I’ve known Melbourne to unfurl at this time of year. The ambrosial smell of Jasmine extracts us from winter swaddles. We use public green spaces like old English commons- reading, laughing, drinking pinkish wine until the bats begin their shadow-puppetry overhead. My city feels rigid now. Most days churning footage of a confrontation with police blisters online. In my local gardens, joggers occupy the space of teetering elderly. I’m surprised by how quickly this place lost its give.
There’s anger pulsating through my city. It’s quiet, passive and undulating: posters of protest in the window of a bar, boots paired inconspicuously at gates- once an image of suburban order now loaded with political symbolism: kick Dan out. The city doesn’t wear it well. A city that I’ve always been proud to inhabit as a balanced, forward-looking, kind, amicable place to be. A city that I’ve felt heard and held and reflected by.
I wish I could be angry. That there was someone to blame or protest against to remedy this. I wish jostling in the street, becoming reacquainted with the heat of a stranger at my flank, would convince Covid that Melbourne deserves an exemption. I wish that the way I imagined conducting my twenty-third year was a safe and viable option for my community. That’s the thing about illness, though, it’s amoral and indiscriminate. No number of boots planted at my gate will appeal to Covid’s conscience, send it packing.
So, I’m not angry. I am, however, anxious. This anxiety is a double-header. The first is a heightened sense of responsibility for the vulnerable. Like a post-nasal drip, this worry is prolonged, frustrating, barely conscious. The second strain is a treacly, indulgent anxiety that only someone in their early twenties could conjure. It congeals inside me when I’ve had a few drinks: what does it mean to submit the better part of twenty-three to lock-down?
I’m thumbing through photos of mum at the same age when this question induces visceral panic in me. The pages are groaning with European discos and bodies clustered, draping on a campus lawn. At a dinner party, friends contort around each other for conversational sidebars and cheek-kisses. I think about the people I haven’t had the energy to call. How, under normal circumstances, we’d meet in the density of the CBD and scrape at share-platters and swap cocktails. The performativity of a window seat at our favourite bar; the heightened laughter, the pressure to sell the place. We’d Tetris ourselves into a Melbourne tram at peak hour. We’d go to book talks and sling our arms around the author for a photo. We’d light tall candles and invite our neighbours over to dinner, ecstatic with new adulthood. We’d feel molecular in footy throngs. We’d dent our uber ratings. We’d learn the curvature of new bodies on dancefloors and laugh about it the next morning. Maybe we’d travel, if the money was there. We’d sit down with mentors for coffee, shake their hands, allow their body language and facial expressions to inform our questions and steer the conversation.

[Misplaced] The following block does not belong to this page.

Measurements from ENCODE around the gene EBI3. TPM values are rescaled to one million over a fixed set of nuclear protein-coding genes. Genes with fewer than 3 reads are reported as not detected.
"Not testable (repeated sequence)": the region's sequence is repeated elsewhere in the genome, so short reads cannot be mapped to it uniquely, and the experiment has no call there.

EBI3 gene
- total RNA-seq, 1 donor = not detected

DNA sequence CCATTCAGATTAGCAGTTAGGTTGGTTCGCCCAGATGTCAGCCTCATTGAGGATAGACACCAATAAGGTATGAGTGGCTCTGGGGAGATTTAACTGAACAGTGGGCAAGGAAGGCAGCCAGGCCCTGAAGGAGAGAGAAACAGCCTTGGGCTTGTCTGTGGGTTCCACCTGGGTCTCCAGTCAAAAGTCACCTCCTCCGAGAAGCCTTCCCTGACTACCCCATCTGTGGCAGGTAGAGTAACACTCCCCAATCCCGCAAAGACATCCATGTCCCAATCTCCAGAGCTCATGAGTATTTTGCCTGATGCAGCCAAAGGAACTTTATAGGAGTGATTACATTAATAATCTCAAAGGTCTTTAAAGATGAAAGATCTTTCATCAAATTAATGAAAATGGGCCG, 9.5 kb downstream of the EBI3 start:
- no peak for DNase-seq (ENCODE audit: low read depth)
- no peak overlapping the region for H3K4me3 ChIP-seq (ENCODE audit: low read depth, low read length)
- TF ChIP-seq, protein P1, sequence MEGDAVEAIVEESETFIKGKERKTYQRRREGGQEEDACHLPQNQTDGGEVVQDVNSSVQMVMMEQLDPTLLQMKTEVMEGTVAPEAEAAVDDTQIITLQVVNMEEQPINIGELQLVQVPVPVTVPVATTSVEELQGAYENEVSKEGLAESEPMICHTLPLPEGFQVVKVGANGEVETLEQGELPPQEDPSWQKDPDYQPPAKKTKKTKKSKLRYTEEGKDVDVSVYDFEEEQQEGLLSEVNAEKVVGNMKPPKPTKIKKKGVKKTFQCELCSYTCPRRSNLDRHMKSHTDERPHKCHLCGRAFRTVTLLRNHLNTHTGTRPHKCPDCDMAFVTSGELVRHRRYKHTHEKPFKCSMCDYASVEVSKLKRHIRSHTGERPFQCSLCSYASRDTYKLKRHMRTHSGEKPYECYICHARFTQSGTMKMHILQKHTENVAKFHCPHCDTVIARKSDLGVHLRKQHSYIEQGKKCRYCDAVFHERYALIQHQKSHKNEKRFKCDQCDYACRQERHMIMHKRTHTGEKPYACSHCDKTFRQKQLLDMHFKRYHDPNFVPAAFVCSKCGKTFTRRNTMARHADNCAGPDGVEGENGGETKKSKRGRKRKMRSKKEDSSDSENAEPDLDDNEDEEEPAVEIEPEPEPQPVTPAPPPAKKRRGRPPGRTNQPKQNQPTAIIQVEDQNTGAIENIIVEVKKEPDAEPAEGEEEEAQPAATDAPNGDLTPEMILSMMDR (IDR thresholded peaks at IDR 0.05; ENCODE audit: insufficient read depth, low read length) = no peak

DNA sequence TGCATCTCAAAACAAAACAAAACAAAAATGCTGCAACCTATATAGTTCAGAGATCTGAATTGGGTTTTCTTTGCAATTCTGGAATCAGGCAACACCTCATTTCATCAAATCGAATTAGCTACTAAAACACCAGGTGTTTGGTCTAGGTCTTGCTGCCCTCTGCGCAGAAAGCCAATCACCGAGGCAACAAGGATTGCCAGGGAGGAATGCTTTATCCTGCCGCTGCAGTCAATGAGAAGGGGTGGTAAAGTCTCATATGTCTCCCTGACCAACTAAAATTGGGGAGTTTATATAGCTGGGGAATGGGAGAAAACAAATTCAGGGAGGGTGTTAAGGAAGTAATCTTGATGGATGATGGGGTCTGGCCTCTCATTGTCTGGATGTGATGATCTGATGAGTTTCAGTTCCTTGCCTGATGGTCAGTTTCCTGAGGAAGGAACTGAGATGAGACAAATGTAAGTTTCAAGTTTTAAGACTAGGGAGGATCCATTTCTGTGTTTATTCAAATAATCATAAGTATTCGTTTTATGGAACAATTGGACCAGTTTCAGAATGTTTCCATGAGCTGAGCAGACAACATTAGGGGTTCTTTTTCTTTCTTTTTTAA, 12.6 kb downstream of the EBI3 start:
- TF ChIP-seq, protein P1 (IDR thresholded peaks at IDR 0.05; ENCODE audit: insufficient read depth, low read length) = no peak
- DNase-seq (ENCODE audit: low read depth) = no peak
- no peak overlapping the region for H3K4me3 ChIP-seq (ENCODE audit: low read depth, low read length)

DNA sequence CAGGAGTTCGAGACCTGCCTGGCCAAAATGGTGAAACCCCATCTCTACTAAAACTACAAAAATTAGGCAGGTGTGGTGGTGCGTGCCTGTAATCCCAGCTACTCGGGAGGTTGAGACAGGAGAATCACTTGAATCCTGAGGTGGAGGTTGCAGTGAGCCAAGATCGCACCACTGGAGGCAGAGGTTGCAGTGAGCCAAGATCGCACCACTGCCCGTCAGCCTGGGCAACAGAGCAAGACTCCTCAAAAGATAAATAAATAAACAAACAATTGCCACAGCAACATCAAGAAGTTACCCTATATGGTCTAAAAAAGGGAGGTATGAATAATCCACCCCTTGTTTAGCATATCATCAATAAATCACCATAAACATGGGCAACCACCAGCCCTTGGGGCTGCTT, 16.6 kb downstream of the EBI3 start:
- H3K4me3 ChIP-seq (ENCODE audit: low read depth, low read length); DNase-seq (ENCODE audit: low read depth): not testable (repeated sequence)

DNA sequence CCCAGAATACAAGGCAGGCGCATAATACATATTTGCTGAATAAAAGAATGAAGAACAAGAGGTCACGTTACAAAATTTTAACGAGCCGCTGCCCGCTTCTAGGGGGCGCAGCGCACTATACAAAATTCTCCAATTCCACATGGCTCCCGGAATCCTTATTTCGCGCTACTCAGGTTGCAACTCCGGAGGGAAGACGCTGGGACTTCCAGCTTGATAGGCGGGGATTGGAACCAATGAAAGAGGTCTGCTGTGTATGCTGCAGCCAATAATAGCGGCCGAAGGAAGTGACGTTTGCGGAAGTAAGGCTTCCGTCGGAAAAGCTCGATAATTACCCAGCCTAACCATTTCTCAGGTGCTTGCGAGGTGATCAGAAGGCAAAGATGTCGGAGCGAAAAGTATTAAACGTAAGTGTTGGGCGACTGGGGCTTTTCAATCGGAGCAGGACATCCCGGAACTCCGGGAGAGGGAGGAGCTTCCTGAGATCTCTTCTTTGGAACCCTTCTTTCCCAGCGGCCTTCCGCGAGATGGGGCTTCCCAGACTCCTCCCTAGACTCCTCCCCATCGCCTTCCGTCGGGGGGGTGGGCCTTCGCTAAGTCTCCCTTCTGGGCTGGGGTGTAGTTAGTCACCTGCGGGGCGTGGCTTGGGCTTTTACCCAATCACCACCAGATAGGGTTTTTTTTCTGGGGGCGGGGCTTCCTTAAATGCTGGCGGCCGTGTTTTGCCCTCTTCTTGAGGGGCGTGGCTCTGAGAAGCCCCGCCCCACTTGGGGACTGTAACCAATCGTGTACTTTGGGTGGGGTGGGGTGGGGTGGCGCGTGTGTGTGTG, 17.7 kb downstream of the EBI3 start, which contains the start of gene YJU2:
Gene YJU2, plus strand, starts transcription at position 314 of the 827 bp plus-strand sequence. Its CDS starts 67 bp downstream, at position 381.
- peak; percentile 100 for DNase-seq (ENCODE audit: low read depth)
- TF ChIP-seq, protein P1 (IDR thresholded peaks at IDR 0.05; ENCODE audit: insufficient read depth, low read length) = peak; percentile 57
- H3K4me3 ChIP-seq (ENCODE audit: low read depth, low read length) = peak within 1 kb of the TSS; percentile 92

I’d take the tram into the city and settle into the steps of the Old Treasury. I’d run my palm over the warm plane of bluestone and relish in the purposelessness of Melbourne on a spring Saturday.
For now, though, twenty-three means anticipating these things. It means reappraising, taking stock. In some small way, it feels like a precipice, the second coming of adulthood. Much like my school-aged self, I fall asleep conjuring the liberties that the near future promises. It’s a small consolation to think, maybe, when this weird stasis lifts, I’ll recommence my twenties with enough zeal to compensate for what was lost.